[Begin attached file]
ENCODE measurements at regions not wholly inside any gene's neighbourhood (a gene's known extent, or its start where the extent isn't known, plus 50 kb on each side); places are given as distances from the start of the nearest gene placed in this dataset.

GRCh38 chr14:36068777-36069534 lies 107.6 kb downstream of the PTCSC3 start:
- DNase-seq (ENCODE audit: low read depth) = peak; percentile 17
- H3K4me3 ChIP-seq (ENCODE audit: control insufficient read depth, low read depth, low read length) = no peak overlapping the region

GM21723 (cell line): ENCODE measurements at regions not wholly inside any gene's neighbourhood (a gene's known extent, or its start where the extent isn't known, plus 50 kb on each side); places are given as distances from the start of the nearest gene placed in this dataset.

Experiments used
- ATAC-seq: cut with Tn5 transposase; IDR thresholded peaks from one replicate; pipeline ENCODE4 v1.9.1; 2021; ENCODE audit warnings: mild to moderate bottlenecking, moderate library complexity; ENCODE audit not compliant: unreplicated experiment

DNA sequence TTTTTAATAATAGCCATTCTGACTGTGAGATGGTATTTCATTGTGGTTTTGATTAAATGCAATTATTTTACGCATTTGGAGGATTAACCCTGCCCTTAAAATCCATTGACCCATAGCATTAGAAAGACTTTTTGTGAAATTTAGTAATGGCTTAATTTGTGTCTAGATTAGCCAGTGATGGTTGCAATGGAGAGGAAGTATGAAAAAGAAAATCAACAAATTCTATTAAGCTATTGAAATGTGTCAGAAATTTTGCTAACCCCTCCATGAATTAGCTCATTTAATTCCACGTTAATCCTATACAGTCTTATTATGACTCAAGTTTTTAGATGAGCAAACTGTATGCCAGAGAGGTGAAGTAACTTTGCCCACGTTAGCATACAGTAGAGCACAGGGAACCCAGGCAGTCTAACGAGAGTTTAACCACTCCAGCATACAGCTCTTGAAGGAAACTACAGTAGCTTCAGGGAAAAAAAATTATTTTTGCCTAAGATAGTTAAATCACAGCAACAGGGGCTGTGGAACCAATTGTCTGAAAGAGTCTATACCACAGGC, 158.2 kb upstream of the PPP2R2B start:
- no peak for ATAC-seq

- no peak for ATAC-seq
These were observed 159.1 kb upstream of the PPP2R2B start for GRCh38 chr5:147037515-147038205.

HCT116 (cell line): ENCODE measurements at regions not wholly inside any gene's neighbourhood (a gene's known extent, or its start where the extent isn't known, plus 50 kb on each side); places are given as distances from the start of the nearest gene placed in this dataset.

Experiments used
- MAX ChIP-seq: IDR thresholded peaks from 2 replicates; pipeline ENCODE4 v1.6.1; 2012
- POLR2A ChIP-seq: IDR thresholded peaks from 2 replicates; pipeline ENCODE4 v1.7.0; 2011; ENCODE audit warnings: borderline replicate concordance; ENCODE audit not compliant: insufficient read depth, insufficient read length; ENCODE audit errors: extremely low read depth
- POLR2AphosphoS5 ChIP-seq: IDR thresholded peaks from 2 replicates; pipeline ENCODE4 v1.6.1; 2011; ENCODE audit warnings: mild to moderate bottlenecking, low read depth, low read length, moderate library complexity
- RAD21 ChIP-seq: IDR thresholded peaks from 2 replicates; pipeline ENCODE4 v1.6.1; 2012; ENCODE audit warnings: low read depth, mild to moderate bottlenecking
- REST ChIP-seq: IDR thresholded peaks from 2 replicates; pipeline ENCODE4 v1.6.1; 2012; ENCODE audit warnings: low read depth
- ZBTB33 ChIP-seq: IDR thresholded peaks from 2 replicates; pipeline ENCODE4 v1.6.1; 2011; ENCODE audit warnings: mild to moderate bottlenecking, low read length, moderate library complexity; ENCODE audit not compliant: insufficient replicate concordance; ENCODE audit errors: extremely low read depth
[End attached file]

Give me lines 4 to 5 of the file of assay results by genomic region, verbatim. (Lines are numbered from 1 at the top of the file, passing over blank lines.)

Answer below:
- H3K4me3 ChIP-seq (ENCODE audit: control insufficient read depth, low read depth, low read length) = no peak overlapping the region

GM21723 (cell line): ENCODE measurements at regions not wholly inside any gene's neighbourhood (a gene's known extent, or its start where the extent isn't known, plus 50 kb on each side); places are given as distances from the start of the nearest gene placed in this dataset.